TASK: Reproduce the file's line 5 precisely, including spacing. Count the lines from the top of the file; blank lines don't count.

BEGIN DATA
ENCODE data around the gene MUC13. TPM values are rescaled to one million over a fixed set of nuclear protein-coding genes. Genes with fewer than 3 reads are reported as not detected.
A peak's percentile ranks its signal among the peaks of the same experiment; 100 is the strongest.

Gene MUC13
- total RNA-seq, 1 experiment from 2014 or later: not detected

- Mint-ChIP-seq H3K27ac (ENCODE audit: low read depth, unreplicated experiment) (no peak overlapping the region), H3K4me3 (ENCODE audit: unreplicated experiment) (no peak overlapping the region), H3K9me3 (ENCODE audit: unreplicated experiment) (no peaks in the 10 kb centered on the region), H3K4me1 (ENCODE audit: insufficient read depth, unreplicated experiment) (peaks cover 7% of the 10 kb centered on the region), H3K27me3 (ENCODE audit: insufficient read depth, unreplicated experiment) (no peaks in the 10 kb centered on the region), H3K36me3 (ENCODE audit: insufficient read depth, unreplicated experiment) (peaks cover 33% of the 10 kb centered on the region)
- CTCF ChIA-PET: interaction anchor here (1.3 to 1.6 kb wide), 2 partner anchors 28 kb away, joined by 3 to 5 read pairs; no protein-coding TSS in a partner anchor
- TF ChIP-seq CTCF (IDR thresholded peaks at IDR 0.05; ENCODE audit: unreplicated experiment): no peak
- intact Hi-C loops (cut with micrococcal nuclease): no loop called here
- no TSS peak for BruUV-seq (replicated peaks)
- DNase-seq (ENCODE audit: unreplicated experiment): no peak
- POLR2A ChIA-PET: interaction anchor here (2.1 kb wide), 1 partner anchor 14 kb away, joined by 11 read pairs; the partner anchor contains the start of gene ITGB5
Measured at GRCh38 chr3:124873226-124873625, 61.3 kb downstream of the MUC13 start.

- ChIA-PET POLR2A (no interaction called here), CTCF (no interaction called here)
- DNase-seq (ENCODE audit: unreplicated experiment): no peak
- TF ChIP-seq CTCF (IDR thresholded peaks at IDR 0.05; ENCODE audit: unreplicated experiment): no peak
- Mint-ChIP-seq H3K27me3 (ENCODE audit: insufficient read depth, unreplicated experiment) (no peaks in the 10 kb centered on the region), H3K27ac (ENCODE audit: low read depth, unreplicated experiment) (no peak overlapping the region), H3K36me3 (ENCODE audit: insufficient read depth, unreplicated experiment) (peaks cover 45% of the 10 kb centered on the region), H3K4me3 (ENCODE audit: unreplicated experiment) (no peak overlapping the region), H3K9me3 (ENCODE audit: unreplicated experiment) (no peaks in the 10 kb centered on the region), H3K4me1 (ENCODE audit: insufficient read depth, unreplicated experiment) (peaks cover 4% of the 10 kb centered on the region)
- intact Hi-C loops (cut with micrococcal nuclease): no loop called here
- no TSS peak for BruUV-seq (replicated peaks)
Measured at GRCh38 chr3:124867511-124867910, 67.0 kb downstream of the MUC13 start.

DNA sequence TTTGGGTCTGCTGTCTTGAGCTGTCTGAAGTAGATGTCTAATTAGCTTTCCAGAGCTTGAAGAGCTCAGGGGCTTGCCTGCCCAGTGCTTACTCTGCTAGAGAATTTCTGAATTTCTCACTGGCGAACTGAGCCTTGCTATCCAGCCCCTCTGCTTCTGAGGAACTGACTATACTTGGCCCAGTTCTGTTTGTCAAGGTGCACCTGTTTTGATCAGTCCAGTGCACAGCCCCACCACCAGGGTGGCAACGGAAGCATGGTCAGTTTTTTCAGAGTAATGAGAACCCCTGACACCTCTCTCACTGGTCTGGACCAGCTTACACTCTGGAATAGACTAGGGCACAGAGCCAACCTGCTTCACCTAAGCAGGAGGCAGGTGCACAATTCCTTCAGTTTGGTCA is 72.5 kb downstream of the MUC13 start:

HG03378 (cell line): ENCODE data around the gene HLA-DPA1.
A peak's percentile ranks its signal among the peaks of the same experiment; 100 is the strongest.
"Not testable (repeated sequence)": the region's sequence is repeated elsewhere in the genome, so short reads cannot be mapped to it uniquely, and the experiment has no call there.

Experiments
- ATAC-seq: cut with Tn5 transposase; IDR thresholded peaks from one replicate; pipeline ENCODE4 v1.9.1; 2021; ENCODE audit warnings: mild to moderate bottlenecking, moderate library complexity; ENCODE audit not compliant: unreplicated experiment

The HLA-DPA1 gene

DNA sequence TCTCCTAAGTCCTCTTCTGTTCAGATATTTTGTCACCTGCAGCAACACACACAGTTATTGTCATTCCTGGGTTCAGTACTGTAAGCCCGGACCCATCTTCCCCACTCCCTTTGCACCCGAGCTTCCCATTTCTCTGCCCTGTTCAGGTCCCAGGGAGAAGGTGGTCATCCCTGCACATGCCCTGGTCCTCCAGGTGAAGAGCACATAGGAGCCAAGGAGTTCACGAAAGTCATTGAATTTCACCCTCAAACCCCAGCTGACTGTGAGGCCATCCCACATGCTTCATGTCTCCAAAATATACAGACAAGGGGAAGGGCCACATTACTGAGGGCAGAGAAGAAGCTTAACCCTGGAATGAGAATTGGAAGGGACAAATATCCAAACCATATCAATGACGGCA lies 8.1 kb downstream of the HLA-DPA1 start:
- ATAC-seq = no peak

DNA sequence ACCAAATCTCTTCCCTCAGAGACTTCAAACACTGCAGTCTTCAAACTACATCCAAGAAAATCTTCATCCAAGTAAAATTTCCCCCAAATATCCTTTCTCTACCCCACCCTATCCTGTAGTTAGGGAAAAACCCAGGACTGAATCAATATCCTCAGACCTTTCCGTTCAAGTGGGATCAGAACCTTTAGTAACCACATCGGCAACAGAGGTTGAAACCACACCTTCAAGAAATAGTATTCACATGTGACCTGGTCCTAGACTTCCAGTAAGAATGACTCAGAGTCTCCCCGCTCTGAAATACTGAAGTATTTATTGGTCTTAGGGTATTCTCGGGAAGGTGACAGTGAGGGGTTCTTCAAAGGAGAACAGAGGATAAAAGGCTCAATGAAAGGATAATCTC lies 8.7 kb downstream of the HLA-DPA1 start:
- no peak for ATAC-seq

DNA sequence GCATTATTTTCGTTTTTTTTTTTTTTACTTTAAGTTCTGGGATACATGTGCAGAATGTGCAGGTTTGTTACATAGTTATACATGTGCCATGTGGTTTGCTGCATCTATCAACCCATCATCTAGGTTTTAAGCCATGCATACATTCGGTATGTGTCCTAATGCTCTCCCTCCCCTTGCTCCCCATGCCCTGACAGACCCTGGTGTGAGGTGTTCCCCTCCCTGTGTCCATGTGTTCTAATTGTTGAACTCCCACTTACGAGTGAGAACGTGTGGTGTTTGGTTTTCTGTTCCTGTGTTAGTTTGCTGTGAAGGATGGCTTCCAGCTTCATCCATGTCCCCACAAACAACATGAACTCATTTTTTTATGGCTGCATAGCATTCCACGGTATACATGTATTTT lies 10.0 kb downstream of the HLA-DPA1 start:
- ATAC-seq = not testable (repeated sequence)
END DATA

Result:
- Mint-ChIP-seq H3K27ac (ENCODE audit: low read depth, unreplicated experiment) (no peak overlapping the region), H3K4me3 (ENCODE audit: unreplicated experiment) (no peak overlapping the region), H3K9me3 (ENCODE audit: unreplicated experiment) (no peaks in the 10 kb centered on the region), H3K4me1 (ENCODE audit: insufficient read depth, unreplicated experiment) (peaks cover 7% of the 10 kb centered on the region), H3K27me3 (ENCODE audit: insufficient read depth, unreplicated experiment) (no peaks in the 10 kb centered on the region), H3K36me3 (ENCODE audit: insufficient read depth, unreplicated experiment) (peaks cover 33% of the 10 kb centered on the region)